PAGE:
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State v. Morgan

Court of Appeals of Louisiana, Fourth Circuit

May 16, 2018

STATE OF LOUISIANA
v.
JOSEPH MORGAN

          APPEAL FROM CRIMINAL DISTRICT COURT ORLEANS PARISH NO. 478-446, SECTION "K" Honorable Arthur Hunter, Judge

          Mr. Joseph Morgan Louisiana State Penitentiary General Delivery Angola, LA 70712 Katherine M. Franks LOUISIANA APPELLATE PROJECT COUNSEL FOR APPELLANT

          Leon Cannizzaro DISTRICT ATTORNEY Donna Andrieu J. Taylor Gray Kyle Daly Michael Danon ASSISTANT DISTRICT ATTORNEY ORLEANS PARISH COUNSEL FOR APPELLEE

          Court composed of Judge Roland L. Belsome, Judge Sandra Cabrina Jenkins, Judge Regina Bartholomew Woods

          Roland L. Belsome, Judge

         The Defendant, Joseph Morgan, seeks review of his second degree murder conviction and sentence. For the following reasons, we affirm the conviction; vacate the sentence and remand the case for re-sentencing.

         STATEMENT OF THE CASE

         On May 29, 2008, the Defendant[1] was indicted with the second degree murder of Gervais Nicholas.[2] He pled not guilty at arraignment. After a four-day trial, a twelve-person jury found the Defendant guilty as charged.[3] The trial court denied the Defendant's motion for new trial and granted an appeal. Subsequently, the Defendant was sentenced to life in prison with the possibility of parole.[4] On the same day, a notice of appeal was issued.[5] This appeal followed.[6]

         STATEMENT OF FACT

         The charges against the Defendant stem from a gang-related homicide that occurred on January 12, 2008, at the Chat Room, a teenage nightclub located on Tulane Avenue and South Lopez Street. On the night of the incident, the Chat Room was hosting a sixteenth birthday party, during which multiple fights erupted. As the security guards began removing the participants, several fights continued.

         Outside, the victim, Gervais Nicholas, [7] was being held on the ground, near the median, by multiple individuals. Two males, later identified as the Defendant, Morgan, and Tavion Aples, were observed running across Tulane Avenue. They returned to the scene with guns. At that time, Morgan and Aples shot the victim multiple times, fatally injuring him.[8] Then, they fled the scene in different directions. After an investigation involving state and federal authorities, Morgan was arrested pursuant to an arrest warrant.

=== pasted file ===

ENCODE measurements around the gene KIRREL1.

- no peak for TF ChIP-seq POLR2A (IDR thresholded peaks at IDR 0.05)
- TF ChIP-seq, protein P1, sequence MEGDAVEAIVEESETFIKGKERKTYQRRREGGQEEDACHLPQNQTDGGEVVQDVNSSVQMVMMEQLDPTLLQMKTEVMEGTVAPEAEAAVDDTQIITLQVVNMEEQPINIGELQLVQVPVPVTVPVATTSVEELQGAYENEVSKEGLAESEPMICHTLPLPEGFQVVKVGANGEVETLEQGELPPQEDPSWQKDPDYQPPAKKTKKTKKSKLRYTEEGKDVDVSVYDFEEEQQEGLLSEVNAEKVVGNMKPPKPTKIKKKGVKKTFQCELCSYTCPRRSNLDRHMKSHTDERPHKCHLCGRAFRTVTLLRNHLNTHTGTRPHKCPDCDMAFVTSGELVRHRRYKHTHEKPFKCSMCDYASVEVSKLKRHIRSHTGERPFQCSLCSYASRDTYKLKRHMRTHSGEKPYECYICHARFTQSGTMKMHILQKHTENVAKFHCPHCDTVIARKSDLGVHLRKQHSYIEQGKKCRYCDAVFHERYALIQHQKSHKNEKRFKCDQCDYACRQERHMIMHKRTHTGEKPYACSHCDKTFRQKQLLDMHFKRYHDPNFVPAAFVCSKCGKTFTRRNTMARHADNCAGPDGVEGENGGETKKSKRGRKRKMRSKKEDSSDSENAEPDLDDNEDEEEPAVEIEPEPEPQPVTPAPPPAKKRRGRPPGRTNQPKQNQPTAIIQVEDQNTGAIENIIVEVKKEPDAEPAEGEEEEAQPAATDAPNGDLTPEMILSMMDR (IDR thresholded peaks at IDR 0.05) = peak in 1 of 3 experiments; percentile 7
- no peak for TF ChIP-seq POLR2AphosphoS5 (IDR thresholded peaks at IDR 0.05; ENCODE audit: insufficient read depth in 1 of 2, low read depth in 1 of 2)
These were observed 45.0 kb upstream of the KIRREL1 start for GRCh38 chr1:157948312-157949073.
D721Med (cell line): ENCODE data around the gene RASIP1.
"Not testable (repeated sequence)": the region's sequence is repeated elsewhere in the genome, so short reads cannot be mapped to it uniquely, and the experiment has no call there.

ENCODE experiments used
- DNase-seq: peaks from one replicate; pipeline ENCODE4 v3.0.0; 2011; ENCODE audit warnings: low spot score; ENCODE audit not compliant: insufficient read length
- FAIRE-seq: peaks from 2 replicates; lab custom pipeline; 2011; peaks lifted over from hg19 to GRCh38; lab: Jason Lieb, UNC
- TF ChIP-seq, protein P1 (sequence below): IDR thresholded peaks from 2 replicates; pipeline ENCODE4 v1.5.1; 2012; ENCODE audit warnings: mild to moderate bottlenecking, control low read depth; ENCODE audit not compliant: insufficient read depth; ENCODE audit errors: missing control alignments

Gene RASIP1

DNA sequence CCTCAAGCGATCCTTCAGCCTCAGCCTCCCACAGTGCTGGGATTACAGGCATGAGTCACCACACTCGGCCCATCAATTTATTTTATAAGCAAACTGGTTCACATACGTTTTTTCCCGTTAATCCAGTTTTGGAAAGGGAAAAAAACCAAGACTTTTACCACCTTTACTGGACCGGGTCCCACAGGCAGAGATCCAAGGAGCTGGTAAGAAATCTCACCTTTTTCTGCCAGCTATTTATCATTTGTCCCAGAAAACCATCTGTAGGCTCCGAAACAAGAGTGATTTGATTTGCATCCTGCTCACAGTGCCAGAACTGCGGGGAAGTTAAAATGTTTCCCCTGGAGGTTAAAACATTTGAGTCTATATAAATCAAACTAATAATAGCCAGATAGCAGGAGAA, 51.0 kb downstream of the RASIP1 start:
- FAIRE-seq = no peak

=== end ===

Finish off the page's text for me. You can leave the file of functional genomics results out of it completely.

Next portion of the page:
ERRORS PATENT

         The record shows that defense counsel was not present with the Defendant at the sentencing hearing. The trial court specifically noted counsel's absence. Additionally, both the docket master and the minute entries provided that the Defendant "appeared without counsel for sentencing."

         In State v. Hall, 99-2887, p. 16 (La.App. 4 Cir. 10/4/00), 775 So.2d 52, 62-63, this Court set forth the law regarding a sentence imposed in the absence of counsel: La. Const. art. I, § 13 recognizes the right to the assistance of counsel at every stage of the proceedings against a person accused of a crime. State v. White, 325 So.2d 584, 585 (La. 1976). Likewise, the constitutional right to the assistance of counsel provided by the Sixth Amendment of the United States Constitution mandates the right, unless waived, to the assistance of counsel at every critical stage of the proceedings, including an initial or deferred sentencing. McConnell v. Rhay, 393 U.S. 2, 89 S.Ct. 32, 21 L.Ed.2d 2 (1968). Unless a defendant has made a knowing and intelligent waiver of his right to counsel, any sentence imposed in the absence of counsel is invalid and must be set aside. State v. Williams, 374 So.2d 1215, 1217 (La.1979).[9]

         Since the record unequivocally provides that defense counsel was absent and there is no indication that the Defendant waived his right to counsel, the sentence imposed is invalid and must be vacated.[10] Accordingly, the Defendant's sentence is vacated and the case is remanded for re-sentencing.[11]

         DISCUSSION

         The Defendant raises three assignments of error concerning: 1) jury selection, 2) the admission of testimonial evidence, and 3) sentencing. Having already addressed the sentencing error in our errors patent, we turn to the two remaining assignments of error.

         In his first assignment of error, the Defendant contends that the trial court erred in excusing for cause prospective juror, Timothy Charles.[12] La. C.Cr.P. art. 797 provides that the ...


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